From Amazon to Uber: Defining employment in the modern economy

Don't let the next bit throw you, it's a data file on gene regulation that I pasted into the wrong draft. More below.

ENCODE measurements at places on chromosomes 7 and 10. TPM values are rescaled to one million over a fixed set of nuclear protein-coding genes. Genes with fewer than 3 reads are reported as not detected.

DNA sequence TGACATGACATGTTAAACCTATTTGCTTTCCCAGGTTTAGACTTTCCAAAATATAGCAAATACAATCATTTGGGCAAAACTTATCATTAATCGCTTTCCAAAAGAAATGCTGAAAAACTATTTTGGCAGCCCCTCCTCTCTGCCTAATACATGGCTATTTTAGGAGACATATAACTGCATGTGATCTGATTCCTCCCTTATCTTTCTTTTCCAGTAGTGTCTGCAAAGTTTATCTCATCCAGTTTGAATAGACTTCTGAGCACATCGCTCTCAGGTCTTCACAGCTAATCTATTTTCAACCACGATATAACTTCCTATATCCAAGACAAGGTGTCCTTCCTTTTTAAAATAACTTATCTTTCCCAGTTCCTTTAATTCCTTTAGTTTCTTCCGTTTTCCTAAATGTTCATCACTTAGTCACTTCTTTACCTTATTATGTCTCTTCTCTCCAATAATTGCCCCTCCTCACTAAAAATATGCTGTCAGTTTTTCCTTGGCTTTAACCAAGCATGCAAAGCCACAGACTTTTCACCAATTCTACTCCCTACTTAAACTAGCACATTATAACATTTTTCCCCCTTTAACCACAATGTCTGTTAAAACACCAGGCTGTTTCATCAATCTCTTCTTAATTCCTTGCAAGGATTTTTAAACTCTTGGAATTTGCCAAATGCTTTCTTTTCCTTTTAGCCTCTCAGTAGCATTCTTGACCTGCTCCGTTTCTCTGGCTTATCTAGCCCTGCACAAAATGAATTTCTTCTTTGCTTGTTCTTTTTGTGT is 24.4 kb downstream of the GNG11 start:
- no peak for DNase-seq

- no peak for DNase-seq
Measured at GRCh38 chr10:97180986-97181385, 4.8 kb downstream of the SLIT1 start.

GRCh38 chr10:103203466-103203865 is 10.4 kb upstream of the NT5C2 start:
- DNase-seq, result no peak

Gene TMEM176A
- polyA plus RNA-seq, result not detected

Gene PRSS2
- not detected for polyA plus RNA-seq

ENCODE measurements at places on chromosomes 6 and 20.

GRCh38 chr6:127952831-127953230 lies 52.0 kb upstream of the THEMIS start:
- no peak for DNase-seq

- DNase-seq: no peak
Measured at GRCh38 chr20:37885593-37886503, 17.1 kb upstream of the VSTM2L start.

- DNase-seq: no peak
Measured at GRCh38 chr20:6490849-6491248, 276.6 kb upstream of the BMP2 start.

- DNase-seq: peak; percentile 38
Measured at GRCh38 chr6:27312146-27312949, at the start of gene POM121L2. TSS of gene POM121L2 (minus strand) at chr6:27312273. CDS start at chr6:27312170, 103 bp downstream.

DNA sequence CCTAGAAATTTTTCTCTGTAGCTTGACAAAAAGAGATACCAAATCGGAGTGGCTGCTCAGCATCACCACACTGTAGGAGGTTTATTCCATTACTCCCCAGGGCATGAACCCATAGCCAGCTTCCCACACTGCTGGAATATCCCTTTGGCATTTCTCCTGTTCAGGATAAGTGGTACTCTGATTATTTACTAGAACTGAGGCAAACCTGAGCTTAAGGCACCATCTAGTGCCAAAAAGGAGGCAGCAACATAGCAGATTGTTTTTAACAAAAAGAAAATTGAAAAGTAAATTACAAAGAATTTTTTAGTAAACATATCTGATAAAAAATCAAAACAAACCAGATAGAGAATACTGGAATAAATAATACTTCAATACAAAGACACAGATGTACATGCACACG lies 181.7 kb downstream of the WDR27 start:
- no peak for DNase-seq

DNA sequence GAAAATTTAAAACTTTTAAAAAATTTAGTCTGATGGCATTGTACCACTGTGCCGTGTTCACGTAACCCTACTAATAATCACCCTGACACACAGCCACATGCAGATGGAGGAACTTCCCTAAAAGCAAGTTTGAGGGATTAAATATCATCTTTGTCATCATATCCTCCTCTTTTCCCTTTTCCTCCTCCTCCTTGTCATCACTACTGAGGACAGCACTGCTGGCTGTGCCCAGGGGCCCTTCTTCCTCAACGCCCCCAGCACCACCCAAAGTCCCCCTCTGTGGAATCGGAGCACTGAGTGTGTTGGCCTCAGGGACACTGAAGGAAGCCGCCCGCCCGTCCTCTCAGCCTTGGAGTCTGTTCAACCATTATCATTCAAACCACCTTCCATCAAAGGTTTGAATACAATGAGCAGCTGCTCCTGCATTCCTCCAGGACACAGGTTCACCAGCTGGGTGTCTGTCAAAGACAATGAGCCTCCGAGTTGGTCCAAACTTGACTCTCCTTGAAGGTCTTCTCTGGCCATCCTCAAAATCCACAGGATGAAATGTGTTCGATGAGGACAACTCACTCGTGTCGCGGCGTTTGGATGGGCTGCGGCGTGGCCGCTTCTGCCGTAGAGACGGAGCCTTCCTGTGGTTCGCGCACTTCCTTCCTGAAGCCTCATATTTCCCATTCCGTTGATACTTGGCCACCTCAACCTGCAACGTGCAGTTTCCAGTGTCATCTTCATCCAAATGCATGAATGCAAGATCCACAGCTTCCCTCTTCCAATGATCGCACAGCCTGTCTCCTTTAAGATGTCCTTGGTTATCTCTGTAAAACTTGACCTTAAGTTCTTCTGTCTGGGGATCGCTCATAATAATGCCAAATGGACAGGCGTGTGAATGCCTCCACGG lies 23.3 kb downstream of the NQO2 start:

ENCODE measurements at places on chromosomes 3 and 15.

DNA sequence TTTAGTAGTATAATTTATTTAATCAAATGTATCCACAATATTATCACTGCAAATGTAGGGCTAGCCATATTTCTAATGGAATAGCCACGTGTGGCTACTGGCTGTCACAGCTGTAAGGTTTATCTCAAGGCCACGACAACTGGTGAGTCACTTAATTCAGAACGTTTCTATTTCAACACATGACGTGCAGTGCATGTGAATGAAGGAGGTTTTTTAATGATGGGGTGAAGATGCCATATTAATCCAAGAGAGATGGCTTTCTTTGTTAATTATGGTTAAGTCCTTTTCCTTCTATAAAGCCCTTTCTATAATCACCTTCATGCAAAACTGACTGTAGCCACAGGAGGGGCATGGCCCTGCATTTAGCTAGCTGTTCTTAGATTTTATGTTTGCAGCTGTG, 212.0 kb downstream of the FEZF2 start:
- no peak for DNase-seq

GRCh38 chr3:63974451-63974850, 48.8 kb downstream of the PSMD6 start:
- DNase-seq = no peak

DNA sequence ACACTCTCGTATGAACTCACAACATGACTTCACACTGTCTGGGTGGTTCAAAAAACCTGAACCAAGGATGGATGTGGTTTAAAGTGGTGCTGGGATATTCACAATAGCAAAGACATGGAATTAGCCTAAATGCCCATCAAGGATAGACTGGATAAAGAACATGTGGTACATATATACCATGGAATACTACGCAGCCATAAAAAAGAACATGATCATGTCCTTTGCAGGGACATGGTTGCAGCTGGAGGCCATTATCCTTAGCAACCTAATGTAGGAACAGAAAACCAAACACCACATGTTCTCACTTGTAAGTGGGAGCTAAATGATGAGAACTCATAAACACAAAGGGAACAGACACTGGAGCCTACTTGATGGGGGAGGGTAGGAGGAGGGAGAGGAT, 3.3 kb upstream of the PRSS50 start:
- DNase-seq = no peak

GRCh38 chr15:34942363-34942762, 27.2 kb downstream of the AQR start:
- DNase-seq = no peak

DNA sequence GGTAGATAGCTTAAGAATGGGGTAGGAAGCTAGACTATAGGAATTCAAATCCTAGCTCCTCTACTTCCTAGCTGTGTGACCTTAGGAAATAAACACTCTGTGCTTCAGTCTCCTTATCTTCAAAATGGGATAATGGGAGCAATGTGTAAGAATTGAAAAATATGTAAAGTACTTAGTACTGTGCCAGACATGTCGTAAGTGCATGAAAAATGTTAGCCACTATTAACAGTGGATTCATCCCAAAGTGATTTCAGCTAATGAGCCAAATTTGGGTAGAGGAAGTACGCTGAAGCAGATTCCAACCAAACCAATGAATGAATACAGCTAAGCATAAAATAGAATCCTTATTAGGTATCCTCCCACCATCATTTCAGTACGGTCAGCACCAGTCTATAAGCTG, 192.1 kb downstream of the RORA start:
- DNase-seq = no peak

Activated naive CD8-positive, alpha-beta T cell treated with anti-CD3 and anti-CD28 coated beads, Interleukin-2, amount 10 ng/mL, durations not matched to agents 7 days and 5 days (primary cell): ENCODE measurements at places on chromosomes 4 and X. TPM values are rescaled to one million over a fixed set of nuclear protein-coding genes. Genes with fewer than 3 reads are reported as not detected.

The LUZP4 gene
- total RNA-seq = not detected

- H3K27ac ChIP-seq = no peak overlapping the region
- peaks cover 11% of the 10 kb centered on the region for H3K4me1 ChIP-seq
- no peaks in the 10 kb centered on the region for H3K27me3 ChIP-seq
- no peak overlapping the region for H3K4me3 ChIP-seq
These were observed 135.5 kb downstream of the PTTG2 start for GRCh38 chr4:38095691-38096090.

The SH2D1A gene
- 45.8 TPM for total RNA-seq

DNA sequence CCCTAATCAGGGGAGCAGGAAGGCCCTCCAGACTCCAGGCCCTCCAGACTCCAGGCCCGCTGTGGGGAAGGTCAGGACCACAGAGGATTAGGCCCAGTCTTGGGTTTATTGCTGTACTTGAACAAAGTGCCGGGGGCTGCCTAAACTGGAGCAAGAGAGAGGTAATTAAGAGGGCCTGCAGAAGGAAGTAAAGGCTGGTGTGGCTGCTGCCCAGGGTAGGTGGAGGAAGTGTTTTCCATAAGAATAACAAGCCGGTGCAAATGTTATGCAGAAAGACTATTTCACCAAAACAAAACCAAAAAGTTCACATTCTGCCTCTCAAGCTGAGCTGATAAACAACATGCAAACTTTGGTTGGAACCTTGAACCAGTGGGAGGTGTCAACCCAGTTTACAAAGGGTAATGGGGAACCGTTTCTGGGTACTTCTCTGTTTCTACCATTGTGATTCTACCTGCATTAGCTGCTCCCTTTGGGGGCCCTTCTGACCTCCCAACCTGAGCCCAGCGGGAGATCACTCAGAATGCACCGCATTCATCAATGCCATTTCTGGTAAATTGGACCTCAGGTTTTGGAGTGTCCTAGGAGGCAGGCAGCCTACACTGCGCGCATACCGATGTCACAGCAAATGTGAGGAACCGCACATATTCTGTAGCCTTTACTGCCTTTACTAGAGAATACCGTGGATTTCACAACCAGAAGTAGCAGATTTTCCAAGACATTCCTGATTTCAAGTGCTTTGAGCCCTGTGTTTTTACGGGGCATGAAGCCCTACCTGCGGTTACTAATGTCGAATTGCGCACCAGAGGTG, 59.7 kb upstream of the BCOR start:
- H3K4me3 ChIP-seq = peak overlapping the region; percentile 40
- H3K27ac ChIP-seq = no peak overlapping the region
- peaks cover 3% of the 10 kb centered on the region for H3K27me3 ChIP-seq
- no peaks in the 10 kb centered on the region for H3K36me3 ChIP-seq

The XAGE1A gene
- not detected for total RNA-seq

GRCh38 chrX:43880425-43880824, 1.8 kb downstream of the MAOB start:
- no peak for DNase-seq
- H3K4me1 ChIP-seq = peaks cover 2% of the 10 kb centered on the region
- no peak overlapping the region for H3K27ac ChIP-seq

American companies increasingly hire workers without offering them formal employment. Because nearly all workplace protections apply only to “employers” and “employees,” businesses avoid these labels by delegating their employment responsibilities to workers and intermediaries. For example, Amazon hires third-party contractors to staff its distribution centers, FedEx Ground denies the employment status of its drivers, and Uber invites only independent contractors to join its platform. These nonemployee designations make it difficult, if not impossible, for workers to enforce such basic rights as overtime and antidiscrimination protections. Assessing the growing asymmetry between workers and firms, this Article critically evaluates what it means to employ workers today. Many companies disclaim their status as employers by claiming that they do not exercise daily, direct control over workers. But such a binary approach to control unnecessarily constrains the meaning of employment. In fact, employment status has never depended on whether firms control the minutia of the workplace. Rather, businesses today become employers when they meaningfully influence working conditions, even if layers of contractual relationships obscure that power. Proposing a model for delineating the reach of employment law, this Article calls upon courts to assess three specific aspects of workplace control: the subjects of control, the direction of control, and the obligations of control. From peer-to-peer platforms that hire independent contractors to more traditional businesses that retain workers through intermediaries, companies that deny their status as employers may still effectively control the manner and means of work. Whether it is Amazon setting its contractors’ pay scale, FedEx specifying the color of its drivers’ socks, or Uber telling its drivers to play soft jazz on the radio, firms that control contractual outcomes frequently control working conditions as well. By analyzing these diverse permutations of control, this Article provides a framework for defining employer-employee relationships in contemporary workplace settings.